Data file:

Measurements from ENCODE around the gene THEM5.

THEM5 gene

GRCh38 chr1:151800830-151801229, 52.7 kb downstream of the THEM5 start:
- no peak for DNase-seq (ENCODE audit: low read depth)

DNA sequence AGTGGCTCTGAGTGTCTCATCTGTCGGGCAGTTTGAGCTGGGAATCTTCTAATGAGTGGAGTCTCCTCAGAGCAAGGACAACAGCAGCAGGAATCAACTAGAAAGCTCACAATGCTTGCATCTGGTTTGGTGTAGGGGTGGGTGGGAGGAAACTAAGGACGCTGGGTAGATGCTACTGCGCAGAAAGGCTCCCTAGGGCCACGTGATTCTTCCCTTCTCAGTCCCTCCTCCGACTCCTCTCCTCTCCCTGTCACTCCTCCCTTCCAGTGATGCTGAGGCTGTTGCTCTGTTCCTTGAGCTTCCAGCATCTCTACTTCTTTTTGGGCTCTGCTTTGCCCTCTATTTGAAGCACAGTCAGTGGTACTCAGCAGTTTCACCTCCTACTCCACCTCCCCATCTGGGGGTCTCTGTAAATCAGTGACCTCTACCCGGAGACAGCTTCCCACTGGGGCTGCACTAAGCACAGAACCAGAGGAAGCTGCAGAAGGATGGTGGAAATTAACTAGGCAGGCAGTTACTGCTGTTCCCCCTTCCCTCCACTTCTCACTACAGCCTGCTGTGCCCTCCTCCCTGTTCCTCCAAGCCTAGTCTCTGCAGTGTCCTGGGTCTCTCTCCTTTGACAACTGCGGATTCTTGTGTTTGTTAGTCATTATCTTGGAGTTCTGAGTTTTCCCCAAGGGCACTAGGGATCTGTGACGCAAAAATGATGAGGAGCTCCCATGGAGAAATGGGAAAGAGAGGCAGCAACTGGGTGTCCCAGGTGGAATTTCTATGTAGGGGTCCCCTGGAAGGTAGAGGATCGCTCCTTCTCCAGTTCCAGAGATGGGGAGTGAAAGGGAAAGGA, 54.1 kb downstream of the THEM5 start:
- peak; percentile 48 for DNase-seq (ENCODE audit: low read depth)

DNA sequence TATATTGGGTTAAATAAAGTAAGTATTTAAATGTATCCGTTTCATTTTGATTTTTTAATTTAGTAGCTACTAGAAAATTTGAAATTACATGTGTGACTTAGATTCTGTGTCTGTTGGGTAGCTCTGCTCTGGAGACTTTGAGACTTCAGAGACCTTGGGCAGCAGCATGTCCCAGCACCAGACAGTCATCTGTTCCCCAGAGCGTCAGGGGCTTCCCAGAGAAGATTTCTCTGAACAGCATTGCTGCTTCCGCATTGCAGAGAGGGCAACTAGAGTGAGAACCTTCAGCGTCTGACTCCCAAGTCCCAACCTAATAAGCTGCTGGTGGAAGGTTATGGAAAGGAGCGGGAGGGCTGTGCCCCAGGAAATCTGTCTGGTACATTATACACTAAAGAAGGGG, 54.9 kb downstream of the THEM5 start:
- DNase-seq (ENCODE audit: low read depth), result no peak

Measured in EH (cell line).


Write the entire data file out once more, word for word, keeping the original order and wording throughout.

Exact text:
Measurements from ENCODE around the gene THEM5.

THEM5 gene

GRCh38 chr1:151800830-151801229, 52.7 kb downstream of the THEM5 start:
- no peak for DNase-seq (ENCODE audit: low read depth)

DNA sequence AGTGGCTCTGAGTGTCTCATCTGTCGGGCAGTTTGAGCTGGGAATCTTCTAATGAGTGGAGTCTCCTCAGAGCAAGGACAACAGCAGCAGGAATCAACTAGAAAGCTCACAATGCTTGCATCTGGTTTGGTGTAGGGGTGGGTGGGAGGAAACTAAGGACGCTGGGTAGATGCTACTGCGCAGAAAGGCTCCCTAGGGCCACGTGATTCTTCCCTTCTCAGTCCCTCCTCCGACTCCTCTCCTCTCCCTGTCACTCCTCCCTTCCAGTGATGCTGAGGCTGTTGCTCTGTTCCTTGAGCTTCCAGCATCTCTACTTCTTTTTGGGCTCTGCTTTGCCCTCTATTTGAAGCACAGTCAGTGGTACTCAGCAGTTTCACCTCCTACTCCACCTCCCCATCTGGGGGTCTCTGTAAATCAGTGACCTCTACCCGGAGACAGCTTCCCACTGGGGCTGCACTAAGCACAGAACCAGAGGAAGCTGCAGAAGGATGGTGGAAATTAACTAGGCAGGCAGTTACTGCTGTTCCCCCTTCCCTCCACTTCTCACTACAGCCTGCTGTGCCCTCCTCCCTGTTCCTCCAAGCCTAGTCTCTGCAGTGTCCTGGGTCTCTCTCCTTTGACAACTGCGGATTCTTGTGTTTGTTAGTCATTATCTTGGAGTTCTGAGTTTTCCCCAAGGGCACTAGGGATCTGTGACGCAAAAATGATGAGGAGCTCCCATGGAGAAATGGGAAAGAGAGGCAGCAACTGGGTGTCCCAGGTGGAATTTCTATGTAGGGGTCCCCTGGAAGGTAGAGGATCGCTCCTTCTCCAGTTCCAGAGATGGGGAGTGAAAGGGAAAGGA, 54.1 kb downstream of the THEM5 start:
- peak; percentile 48 for DNase-seq (ENCODE audit: low read depth)

DNA sequence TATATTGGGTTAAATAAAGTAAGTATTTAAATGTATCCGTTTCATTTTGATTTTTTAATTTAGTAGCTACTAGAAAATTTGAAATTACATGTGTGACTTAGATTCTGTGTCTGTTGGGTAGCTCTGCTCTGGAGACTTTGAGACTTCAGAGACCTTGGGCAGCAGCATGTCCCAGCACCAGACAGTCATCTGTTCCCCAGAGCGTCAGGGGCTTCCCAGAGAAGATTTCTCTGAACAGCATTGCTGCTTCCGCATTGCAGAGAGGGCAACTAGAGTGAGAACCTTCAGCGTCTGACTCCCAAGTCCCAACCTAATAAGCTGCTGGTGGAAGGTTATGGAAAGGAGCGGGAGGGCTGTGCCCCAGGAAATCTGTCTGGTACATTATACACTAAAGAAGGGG, 54.9 kb downstream of the THEM5 start:
- DNase-seq (ENCODE audit: low read depth), result no peak

Measured in EH (cell line).